Header image: © Justin Smith / Wikimedia Commons, CC-By-SA-3.0
Today’s guest post is by Sherrilee
Two Sundays ago I finally pruned my big lilac bush. It’s been 20+ years so it was definitely a job that needed the chainsaw. It took a while to get all the branches small enough for the City of Minneapolis to take away so I had plenty of time to think about my chainsaw skills and history.
I moved into my current house a couple of decades ago, when I was still with my wasband. Among other things that we inherited with the house was a sick tree in the front yard. We had a couple of tree folks out to look at it and both had the same opinion; the tree had to go. While we paid for the tree professionals for their opinions, the wasband was not going to pay for someone to remove the old tree (his middle name should have been UberFrugal). And I’ll admit, the do-it-yourself of the job appealed to me.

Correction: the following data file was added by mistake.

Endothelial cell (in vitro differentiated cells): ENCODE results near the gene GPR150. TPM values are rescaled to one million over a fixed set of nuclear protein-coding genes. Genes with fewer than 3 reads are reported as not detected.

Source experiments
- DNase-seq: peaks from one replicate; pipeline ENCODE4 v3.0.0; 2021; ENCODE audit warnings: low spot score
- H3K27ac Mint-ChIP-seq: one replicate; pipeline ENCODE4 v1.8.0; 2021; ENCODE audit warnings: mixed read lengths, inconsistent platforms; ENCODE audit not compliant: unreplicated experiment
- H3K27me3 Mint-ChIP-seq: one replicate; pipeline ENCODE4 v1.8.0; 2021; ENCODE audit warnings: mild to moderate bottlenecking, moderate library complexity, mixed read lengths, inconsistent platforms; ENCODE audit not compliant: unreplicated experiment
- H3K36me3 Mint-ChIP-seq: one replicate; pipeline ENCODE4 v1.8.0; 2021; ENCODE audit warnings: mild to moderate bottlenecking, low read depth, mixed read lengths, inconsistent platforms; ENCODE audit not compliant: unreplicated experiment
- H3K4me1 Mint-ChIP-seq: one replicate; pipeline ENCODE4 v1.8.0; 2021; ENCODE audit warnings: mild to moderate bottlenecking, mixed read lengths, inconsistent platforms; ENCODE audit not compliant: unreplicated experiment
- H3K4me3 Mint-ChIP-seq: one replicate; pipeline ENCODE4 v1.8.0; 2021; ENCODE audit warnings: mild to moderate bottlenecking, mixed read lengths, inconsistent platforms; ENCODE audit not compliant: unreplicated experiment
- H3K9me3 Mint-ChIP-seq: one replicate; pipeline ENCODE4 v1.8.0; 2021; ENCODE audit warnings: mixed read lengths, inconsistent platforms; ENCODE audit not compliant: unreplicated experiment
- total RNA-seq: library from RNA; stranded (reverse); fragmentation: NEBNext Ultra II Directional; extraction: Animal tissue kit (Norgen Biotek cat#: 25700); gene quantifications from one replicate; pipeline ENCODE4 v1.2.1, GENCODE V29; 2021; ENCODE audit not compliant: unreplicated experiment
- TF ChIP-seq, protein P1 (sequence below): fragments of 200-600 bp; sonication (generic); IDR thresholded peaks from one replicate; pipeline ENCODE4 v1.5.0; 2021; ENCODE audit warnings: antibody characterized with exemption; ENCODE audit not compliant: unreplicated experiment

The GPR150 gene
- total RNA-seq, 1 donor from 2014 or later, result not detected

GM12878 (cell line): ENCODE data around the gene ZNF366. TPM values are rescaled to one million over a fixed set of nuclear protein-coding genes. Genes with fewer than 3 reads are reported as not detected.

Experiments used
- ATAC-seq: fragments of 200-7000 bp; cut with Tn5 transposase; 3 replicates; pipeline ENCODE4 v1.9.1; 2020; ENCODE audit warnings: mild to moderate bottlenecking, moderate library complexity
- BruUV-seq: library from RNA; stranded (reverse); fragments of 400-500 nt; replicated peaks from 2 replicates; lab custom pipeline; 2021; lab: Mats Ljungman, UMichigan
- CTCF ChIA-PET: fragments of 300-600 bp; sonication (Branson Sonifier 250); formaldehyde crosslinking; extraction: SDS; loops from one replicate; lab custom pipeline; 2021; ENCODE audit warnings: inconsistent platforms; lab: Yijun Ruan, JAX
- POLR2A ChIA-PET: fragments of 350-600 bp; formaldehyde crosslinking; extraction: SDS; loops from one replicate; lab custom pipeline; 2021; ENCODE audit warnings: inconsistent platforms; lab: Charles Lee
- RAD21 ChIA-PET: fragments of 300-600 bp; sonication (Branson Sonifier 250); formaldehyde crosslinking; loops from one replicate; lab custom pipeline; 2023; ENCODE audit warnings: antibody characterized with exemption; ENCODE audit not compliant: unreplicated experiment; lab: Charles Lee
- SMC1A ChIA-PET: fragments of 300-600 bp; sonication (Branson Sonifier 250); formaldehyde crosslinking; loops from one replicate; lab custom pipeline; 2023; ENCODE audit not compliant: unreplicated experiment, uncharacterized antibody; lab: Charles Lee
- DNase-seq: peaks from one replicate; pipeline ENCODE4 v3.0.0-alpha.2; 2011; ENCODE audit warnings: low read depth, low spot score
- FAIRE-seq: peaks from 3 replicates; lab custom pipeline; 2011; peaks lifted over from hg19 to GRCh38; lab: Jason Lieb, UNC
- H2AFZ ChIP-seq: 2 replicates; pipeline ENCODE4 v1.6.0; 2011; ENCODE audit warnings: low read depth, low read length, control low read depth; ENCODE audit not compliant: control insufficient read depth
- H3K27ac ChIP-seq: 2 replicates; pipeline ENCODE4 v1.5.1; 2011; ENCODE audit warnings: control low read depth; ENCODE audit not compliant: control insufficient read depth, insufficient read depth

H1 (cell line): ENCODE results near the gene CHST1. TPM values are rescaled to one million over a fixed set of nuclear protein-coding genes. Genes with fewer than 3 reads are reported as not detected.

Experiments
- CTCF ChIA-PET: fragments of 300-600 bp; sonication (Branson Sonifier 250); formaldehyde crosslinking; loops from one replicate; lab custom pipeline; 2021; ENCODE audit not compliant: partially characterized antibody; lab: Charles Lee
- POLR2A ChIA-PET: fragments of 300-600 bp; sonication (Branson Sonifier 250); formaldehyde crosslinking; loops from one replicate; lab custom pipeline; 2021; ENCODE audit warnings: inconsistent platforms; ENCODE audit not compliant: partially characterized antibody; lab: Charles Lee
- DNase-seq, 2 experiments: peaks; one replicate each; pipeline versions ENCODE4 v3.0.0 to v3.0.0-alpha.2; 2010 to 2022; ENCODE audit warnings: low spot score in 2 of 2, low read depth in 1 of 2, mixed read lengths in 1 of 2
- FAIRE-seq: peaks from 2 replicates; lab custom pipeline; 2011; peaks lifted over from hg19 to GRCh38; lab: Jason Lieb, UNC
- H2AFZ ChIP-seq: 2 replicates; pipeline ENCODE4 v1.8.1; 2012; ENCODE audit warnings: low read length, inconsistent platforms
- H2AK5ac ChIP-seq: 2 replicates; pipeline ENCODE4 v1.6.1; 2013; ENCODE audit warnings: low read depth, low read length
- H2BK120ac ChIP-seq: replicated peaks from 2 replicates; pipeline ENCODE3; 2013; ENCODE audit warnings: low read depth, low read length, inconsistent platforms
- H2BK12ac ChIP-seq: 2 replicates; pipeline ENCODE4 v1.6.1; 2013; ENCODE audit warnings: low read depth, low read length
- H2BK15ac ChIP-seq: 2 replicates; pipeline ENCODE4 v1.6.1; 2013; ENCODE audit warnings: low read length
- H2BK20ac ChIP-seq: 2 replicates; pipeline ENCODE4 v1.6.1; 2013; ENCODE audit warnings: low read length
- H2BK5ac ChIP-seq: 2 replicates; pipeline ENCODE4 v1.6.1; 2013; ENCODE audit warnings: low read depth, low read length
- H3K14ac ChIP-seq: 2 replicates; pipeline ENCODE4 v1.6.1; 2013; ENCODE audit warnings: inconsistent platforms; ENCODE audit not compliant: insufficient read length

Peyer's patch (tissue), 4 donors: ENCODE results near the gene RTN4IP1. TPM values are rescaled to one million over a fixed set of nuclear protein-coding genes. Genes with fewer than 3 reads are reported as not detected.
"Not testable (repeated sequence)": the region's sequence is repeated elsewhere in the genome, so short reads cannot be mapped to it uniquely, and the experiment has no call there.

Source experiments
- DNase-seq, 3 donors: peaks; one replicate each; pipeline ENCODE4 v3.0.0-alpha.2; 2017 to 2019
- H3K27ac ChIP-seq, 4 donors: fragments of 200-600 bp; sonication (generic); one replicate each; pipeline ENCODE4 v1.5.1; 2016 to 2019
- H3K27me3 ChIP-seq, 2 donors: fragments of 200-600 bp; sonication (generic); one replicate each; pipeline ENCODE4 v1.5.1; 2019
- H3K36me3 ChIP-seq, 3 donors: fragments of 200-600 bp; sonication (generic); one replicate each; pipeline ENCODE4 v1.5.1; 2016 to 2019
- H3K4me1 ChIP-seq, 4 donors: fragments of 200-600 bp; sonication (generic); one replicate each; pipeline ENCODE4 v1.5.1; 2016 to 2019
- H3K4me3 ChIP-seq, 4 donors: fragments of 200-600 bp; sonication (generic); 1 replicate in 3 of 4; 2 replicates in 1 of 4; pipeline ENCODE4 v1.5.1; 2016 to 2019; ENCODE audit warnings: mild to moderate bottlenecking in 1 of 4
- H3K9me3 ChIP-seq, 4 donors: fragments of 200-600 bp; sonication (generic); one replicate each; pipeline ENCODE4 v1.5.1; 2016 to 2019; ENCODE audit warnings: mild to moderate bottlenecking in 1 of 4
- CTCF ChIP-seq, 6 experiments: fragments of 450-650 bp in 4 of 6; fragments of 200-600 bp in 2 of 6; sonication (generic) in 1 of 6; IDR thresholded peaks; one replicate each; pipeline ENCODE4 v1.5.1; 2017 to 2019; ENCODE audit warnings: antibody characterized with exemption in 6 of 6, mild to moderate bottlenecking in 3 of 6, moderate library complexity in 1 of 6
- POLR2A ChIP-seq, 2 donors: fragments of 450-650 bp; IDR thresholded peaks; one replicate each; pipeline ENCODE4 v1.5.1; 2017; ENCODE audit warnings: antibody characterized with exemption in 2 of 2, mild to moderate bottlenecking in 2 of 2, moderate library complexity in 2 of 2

The new tree was delivered on a Saturday morning and we tromped down to Home Depot and purchased a chainsaw to do the job. Wasband had it “all worked out”; I would guide where the tree fell with a rope around the tree and he would do the sawing. Knowing what I know now about physics, I can’t believe this was the plan.
Just like a sit-com, the tree started to fall the wrong way. Of course, it was much too heavy for me to guide and the rope went with the tree. Wasband dropped the chain saw on the ground to try to help me. He did manage to shove the tree in another direction from the house; instead it fell right on the chainsaw, splintering it into hundreds of plastic yellow pieces. It was almost as if the tree was saying “if I’m going, you’re going with me!”
So now the tree was down, but we still needed to cut it into smaller logs. Back to Home Depot. I’m sure that these days, after 9-1-1, someone would call Homeland Security about the couple buying a second chainsaw on the same day!
Have you ever had a DIY project go wrong?